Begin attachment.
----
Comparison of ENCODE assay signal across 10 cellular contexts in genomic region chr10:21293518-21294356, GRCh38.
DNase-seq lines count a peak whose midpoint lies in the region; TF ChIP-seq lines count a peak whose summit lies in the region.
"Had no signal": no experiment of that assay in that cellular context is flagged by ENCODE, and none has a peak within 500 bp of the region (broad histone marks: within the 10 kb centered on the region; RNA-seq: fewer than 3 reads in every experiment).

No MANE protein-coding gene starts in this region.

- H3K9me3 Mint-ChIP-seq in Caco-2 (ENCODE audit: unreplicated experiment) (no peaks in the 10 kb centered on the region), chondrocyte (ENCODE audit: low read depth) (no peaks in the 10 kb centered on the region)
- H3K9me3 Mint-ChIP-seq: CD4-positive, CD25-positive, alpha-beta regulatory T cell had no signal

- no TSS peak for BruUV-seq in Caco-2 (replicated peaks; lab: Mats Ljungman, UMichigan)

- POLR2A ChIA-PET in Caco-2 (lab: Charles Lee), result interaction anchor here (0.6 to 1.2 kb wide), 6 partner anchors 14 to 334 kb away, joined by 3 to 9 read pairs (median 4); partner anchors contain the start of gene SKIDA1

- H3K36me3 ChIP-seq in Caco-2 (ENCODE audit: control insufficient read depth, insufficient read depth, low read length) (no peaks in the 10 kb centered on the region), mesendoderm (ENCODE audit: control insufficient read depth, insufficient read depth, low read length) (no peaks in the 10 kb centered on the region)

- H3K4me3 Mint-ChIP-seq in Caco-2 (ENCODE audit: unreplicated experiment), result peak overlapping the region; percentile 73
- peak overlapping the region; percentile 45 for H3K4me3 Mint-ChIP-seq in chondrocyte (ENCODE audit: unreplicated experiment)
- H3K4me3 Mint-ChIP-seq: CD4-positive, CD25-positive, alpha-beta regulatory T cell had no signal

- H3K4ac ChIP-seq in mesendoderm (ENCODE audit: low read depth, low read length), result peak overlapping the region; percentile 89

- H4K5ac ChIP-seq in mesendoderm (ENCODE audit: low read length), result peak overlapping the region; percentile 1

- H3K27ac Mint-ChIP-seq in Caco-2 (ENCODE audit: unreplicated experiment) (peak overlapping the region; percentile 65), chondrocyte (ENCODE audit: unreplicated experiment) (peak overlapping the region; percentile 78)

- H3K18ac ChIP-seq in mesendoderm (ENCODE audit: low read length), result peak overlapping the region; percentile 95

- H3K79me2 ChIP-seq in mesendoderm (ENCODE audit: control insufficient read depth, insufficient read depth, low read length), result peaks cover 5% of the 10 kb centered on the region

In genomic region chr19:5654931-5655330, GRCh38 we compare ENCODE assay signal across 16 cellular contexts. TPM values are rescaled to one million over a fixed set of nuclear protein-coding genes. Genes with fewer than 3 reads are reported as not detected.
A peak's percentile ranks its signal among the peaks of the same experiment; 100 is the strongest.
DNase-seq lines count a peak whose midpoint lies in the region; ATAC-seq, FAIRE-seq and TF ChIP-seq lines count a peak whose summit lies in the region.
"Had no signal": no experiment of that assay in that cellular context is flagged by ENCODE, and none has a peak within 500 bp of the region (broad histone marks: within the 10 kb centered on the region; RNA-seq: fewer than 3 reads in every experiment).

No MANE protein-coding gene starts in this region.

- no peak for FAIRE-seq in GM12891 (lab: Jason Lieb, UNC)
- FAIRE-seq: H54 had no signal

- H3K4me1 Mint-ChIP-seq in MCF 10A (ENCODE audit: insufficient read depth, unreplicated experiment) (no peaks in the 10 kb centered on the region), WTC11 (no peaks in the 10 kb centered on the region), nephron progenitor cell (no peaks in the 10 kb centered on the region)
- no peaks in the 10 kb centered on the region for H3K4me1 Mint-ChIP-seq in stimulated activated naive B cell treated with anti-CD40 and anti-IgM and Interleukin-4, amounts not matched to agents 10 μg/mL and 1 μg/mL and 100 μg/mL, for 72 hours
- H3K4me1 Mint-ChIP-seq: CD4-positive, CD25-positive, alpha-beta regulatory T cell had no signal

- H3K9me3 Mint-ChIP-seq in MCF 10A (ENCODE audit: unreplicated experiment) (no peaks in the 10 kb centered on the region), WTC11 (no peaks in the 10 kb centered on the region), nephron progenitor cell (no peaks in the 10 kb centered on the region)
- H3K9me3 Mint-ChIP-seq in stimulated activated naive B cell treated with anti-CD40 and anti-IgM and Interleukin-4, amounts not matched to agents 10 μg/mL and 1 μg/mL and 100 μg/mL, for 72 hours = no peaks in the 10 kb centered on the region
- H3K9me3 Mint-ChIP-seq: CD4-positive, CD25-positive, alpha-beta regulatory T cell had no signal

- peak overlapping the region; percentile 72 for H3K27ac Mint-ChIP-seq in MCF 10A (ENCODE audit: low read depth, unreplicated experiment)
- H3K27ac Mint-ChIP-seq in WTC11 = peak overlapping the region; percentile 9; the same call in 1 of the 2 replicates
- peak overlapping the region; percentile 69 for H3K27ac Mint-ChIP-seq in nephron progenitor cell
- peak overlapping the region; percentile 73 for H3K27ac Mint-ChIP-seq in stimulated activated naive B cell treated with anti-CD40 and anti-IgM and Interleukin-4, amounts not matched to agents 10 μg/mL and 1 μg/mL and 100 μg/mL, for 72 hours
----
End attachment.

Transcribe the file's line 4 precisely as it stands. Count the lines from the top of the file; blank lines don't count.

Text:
No MANE protein-coding gene starts in this region.